SHANGHAI/PARIS (Reuters) - An 80-year-old Chinese tourist infected with the coronavirus has died in France, the first fatality in Europe and the fourth outside mainland China from an epidemic that has shut Chinese factories, curbed travel and disrupted global supply chains.
The outbreak, thought to have originated at a wildlife market in the central Chinese province of Hubei, has presented China’s ruling Communist Party with the huge challenge of halting its spread while at the same time minimizing damage to the world’s second-largest economy.
Beijing’s latest figures on Saturday showed 66,492 cases of the illness and 1,523 deaths, mostly in Hubei. Outside mainland China there have been about 500 cases in some two dozen countries and territories, with four deaths - in Japan, Chinese-ruled Hong Kong, the Philippines and France.
In the French case, the Chinese man died at the Bichat hospital in Paris of a lung infection due to the flu-like virus, authorities said on Saturday.
“We have to get our health system ready to face a possible pandemic propagation of the virus, and therefore the spreading of the virus across France,” said Health Minister Agnes Buzyn.
Robin Thompson, an expert in mathematical epidemiology at Britain’s University of Oxford, said that with nearly 50 cases in Europe, a death was not surprising. “The most important thing to point out, however, is that there still hasn’t been sustained person-to-person transmission in Europe,” he added.
After an extended Lunar New Year holiday, China urgently needs to get back to work. But some cities remain in lockdown, streets are deserted, employees are nervous, and travel bans and quarantine orders are in place around the country.
Those returning to Beijing from the holiday have been ordered to undergo a 14-day self-quarantine to prevent the spread of the virus. Many factories are yet to re-open, disrupting supply chains for everyone from smartphone makers to car manufacturers.
While there has been some hope expressed this week that the disease may be peaking in China, numbers keep rising and a trend has been hard to discern, especially after a reclassification that widened the definition of cases.
World Health Organization (WHO) chief Tedros Adhanom Ghebreyesus said it was impossible to tell where the epidemic will spread.
“We are concerned by the continued increase in the number of cases in China,” Tedros told the Munich Security Conference in Germany. “...We are concerned by the lack of urgency in funding the response from the international community.
“Most of all, we are concerned about the potential havoc this virus could wreak in countries with weaker health systems.”
The biggest cluster outside China has been on a cruise ship, the Diamond Princess, quarantined off Japan’s Yokohama. Out of about 3,700 passengers and crew on board, 285 people have tested positive and been sent to hospital.
The United States said on Saturday it plans to send an aircraft to pick up American passengers and take them back home where they face another two weeks of isolation “out of an abundance of caution”.
Passengers on another cruise ship, which finally docked in Cambodia on Thursday after being rejected by several other countries, were taking their saga in good heart.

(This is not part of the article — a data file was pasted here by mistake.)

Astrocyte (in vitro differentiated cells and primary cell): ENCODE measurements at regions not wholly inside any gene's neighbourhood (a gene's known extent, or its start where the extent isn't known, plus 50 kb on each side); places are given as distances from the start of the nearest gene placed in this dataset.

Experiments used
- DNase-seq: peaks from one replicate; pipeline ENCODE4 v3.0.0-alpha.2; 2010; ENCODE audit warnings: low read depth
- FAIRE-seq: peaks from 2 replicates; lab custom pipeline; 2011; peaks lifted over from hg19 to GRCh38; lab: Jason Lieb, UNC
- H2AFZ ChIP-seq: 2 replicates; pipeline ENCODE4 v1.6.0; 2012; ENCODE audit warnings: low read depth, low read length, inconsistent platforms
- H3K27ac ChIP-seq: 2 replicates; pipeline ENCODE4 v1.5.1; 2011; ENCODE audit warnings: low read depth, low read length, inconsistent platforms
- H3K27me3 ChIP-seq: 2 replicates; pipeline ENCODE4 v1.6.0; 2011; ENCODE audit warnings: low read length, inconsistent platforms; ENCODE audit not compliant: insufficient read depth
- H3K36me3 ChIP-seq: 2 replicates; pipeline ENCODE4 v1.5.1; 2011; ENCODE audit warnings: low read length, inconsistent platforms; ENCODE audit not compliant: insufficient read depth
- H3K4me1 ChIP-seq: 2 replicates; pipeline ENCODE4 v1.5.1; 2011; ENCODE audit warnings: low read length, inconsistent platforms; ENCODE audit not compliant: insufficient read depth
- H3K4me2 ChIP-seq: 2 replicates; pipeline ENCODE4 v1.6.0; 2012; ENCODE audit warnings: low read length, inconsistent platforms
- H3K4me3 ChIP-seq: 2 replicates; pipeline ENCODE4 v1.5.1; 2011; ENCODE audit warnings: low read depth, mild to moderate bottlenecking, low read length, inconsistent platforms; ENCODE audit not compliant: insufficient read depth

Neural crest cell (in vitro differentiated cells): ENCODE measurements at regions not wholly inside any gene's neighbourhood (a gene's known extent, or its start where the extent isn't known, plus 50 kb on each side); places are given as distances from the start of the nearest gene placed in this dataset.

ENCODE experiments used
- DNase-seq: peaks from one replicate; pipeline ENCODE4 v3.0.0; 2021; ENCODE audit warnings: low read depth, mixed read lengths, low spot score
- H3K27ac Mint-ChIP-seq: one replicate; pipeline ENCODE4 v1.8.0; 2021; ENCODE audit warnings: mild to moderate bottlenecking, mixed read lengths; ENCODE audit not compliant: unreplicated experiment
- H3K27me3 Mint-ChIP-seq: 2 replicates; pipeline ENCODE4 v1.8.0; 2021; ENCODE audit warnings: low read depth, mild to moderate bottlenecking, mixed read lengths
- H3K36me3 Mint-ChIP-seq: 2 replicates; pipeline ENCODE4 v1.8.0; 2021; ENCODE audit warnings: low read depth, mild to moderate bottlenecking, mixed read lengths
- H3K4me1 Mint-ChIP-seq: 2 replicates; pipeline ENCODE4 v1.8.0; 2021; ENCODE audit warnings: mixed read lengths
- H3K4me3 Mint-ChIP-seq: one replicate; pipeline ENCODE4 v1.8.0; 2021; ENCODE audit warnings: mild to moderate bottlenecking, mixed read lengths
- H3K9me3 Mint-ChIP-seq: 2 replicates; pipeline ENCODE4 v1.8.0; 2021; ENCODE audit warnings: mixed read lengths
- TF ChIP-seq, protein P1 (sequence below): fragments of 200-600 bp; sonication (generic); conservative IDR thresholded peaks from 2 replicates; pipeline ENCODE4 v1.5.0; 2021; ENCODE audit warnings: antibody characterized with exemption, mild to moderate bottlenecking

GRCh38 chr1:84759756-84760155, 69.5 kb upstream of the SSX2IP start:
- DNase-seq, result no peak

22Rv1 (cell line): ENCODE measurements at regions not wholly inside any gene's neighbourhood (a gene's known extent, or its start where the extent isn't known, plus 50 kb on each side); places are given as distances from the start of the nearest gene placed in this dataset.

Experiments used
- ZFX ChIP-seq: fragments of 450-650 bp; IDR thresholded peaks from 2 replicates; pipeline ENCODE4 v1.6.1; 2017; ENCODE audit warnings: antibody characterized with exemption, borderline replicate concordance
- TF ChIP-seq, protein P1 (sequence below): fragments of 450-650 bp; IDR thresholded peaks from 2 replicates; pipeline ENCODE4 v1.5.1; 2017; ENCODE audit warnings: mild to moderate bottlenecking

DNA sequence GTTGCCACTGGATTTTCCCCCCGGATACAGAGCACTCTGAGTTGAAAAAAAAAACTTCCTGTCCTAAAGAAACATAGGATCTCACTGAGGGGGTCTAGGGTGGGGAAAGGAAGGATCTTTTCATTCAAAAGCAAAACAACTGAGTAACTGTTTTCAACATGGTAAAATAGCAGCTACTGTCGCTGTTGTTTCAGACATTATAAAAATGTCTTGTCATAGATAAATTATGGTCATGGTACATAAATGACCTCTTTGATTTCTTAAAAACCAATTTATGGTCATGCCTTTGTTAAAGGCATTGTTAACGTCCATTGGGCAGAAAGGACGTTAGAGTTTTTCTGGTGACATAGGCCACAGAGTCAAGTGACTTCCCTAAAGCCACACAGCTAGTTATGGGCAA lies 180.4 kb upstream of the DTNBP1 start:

“Everyone says ‘poor you’. But there was no poor you. We had free internet and free wine. We had three-course meals. There was so much choice,” said Zahra Jennings, a retired staff nurse from Britain who had been on the MS Westerdam with more than 2,300 passengers and crew.
An 83-year-old American woman from the Westerdam had tested positive for the coronavirus on landing in Malaysia, health authorities there said on Saturday.
U.S. President Donald Trump thanked “beautiful” Cambodia for taking the castaway cruise ship in a rare message to a nation that has often been at odds with Washington.
The United States has imposed some of the toughest curbs on travelers from China, going beyond WHO recommendations and offending Beijing.
HONG KONG PROTESTS
In Hong Kong, which has seen months of anti-Beijing protests, hundreds marched on Saturday to demand full closure of the border with mainland China and to oppose plans to turn some buildings into quarantine hubs.
“Doing that (opening such centers) is like creating more wounds rather than trying to stop the bleeding,” said Chan Mei-lin among the protesters. TV images showed police making some arrests and using pepper spray.
The sickness, now officially labeled Covid-19, has killed around 2% of those infected. Cases have spread faster than other respiratory viruses this century.
A senior Chinese official sought to project optimism.
“The impact of the epidemic on the Chinese economy will be short term and temporary,” foreign affairs vice minister Qin Gang said at the Munich Security Conference.
“When the epidemic is over, the subdued consumer demand will be released rapidly and the economy will rebound strongly.”
The Chinese central bank said the country’s lenders will tolerate higher levels of bad loans as part of efforts to support firms hit by the epidemic.
The economic ripple effects go far beyond China, with supply chain disruptions affecting multiple companies worldwide.
White House economic adviser Larry Kudlow said the coronavirus might knock two- to three-tenths of a percent off U.S. growth in the first quarter.
The sporting world has suffered too. In the latest disruption, Chinese gymnasts were forced to cancel attendance at next week’s World Cup in Melbourne because of Australian travel curbs.
Reporting by Winni Zhou and Brenda Goh in Shanghai, Zhang Min in Beijing, Kiyoshi Takenaka in Tokyo, Michel Rose in Paris, Jack Stubbs in Munich, Clare Baldwin in Sihanoukville, Cambodia, A. Ananthalakshmi in Kuala Lumpur and Kate Kelland in London; Writing by Andrew Cawthorne and Nick Macfie; Editing by Frances Kerry
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